One of the mysteries of the English language finally explained.
An excavation dug to intercept another dug by an enemy.
- ‘Here, the engineer is Hamlet, who is going to place some explosives in a countermine, one yard underneath that of his ‘excellent good friends’.’
- ‘Mining, with gunpowder now replacing the pig-fat of yesteryear, might accelerate the process, but a wily defender would have prepared countermine galleries of his own, and a wet ditch presented particular problems.’
- ‘A mine dug through the solid rock below the castle was intercepted by a countermine, bringing the mining to an end.’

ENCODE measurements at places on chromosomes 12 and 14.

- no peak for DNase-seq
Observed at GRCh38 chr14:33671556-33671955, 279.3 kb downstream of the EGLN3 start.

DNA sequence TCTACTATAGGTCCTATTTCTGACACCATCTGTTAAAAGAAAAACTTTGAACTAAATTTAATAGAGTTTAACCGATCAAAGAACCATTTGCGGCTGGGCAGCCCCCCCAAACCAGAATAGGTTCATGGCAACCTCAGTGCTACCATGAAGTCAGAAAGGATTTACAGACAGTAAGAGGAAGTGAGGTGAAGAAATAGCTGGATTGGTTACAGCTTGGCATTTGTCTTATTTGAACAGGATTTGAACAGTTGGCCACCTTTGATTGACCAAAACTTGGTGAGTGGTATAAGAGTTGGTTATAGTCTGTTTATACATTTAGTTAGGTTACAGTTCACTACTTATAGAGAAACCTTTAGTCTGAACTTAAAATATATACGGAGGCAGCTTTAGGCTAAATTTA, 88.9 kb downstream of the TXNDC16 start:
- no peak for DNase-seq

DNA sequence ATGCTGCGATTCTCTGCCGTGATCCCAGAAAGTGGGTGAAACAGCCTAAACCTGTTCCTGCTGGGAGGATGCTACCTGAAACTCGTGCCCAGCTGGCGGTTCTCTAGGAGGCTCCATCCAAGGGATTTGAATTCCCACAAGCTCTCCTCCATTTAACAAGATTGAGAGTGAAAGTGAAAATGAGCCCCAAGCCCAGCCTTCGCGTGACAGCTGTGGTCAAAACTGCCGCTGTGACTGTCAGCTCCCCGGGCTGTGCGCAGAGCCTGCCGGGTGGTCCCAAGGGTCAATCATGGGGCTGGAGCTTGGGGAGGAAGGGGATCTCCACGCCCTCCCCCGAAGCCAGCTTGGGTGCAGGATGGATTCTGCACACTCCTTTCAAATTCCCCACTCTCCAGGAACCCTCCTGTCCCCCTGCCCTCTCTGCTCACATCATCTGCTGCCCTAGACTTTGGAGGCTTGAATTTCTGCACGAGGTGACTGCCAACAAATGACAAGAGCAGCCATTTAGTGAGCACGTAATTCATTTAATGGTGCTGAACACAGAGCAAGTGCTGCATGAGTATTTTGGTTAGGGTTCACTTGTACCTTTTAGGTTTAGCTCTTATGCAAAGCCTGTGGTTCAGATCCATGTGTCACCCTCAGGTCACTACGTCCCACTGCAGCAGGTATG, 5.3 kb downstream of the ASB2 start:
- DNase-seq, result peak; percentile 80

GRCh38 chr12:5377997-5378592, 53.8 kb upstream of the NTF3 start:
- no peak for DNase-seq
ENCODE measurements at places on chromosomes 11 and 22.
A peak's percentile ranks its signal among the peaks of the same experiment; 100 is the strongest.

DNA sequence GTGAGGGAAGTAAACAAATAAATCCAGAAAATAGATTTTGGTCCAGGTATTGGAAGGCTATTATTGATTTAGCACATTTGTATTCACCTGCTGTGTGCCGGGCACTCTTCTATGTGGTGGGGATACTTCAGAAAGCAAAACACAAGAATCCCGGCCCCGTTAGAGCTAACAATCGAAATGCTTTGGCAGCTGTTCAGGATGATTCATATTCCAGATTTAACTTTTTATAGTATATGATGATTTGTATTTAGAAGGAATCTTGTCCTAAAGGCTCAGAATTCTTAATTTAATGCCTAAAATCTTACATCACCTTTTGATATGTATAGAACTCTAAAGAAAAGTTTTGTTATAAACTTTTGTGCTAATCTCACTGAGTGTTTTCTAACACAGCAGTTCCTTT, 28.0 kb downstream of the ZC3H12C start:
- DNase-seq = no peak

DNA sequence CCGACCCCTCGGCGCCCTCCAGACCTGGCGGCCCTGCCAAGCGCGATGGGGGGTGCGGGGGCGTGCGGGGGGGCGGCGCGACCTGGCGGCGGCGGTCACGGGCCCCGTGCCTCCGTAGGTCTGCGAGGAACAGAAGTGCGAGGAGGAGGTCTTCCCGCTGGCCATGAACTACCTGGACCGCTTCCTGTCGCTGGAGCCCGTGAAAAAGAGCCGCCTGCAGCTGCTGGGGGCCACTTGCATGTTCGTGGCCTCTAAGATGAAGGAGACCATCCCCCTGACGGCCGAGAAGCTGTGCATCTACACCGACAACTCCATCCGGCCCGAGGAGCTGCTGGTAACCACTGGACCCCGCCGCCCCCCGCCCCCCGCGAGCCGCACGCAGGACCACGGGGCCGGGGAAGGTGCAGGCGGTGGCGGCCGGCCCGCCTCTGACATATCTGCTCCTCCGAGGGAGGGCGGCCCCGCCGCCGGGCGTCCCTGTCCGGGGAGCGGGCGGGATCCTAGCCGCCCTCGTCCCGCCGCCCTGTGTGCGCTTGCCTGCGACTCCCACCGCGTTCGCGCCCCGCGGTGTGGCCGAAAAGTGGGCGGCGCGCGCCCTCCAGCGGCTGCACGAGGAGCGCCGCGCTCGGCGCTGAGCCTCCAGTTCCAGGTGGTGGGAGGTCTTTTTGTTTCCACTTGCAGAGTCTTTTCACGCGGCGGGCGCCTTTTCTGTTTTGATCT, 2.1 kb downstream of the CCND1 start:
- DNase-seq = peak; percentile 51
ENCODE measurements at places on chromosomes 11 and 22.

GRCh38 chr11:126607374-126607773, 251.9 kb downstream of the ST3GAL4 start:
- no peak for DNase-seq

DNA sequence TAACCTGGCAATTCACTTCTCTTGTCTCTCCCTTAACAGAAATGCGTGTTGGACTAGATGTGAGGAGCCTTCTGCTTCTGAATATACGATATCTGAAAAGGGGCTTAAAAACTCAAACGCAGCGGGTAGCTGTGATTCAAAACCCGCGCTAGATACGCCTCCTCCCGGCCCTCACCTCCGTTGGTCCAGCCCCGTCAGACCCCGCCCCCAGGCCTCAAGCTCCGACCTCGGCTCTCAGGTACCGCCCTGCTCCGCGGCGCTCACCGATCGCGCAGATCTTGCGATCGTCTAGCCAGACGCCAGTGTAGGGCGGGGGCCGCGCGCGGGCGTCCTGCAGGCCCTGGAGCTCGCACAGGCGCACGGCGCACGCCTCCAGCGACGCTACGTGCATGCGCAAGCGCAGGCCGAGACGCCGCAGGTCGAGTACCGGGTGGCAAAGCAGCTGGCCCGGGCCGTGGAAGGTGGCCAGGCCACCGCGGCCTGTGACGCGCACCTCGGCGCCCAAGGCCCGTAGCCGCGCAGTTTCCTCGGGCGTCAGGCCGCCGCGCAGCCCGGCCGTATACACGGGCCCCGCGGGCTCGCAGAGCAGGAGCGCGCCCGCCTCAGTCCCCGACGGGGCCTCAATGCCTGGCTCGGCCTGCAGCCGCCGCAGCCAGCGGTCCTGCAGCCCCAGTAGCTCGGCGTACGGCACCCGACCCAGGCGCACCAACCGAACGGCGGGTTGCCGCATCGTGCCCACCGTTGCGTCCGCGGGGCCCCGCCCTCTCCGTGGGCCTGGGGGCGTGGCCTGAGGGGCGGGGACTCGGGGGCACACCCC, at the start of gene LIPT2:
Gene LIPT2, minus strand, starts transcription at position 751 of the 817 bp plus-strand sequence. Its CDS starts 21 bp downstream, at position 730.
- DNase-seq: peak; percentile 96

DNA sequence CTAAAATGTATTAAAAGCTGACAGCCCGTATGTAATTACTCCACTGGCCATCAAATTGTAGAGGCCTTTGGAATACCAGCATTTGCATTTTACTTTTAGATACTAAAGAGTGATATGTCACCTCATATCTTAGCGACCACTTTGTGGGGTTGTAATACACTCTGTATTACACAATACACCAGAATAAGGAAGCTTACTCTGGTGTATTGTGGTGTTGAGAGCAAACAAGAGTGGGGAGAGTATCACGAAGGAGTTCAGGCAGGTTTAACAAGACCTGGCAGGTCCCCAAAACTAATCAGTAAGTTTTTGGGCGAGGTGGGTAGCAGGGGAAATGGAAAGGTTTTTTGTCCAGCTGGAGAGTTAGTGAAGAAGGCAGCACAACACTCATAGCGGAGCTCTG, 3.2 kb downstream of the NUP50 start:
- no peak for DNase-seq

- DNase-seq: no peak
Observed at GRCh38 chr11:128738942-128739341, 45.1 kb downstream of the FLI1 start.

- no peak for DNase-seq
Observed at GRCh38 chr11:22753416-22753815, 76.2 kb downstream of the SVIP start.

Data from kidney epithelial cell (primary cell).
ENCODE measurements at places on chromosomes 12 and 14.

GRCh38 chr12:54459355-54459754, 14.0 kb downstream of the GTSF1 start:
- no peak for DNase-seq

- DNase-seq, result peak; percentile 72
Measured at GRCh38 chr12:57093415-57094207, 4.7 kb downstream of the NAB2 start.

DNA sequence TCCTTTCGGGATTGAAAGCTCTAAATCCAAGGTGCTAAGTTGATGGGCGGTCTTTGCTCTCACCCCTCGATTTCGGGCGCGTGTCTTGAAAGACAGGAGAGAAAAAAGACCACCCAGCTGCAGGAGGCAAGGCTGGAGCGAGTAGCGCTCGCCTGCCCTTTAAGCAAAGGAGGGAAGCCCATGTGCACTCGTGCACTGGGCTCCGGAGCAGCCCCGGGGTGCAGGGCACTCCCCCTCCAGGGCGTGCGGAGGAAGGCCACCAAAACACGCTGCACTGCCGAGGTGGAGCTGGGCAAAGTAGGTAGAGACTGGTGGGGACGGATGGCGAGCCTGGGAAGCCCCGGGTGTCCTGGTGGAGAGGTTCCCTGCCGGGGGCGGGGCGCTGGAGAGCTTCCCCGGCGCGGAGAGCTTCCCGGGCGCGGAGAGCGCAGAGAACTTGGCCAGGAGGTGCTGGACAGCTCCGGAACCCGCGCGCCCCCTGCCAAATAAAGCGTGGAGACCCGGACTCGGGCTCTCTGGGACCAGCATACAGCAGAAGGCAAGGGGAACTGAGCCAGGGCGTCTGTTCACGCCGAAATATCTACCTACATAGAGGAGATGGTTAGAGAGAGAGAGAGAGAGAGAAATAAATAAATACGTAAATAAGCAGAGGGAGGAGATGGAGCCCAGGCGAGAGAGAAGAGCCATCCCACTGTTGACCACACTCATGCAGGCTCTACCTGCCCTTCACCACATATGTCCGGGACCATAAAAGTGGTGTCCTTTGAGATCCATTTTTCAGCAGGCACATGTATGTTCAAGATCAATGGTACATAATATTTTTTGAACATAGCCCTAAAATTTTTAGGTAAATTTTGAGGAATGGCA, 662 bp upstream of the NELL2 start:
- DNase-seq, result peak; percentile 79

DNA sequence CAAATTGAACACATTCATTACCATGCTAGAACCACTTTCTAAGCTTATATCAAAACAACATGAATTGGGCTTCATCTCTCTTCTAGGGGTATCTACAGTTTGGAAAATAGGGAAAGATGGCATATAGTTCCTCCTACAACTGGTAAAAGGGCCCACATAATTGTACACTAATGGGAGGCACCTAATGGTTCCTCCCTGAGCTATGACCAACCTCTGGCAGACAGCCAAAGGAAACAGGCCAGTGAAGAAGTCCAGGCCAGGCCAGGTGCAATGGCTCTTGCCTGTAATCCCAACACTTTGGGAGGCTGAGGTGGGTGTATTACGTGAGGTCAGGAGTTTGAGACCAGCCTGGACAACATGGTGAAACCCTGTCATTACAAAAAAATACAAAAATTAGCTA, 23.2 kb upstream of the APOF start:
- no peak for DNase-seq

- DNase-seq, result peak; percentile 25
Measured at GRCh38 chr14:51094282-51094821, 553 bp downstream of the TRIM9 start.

- ‘A countermine was successful when an enemy tunnel was intercepted.’
Dig a countermine against.
- ‘Few aspects of ancient warfare are more conducive to archaeological research than siege mining and countermining.’
- ‘Mining operations and countermining operations have been part of America's wars since World War II.’
- ‘By countermining at these points, the Barcaeans broke into the enemy's works and slew the men they found there.’
- ‘Another 20 unknown contacts were countermined in harbours as the team responded to USN unmanned vehicle or marine mammal searches.’
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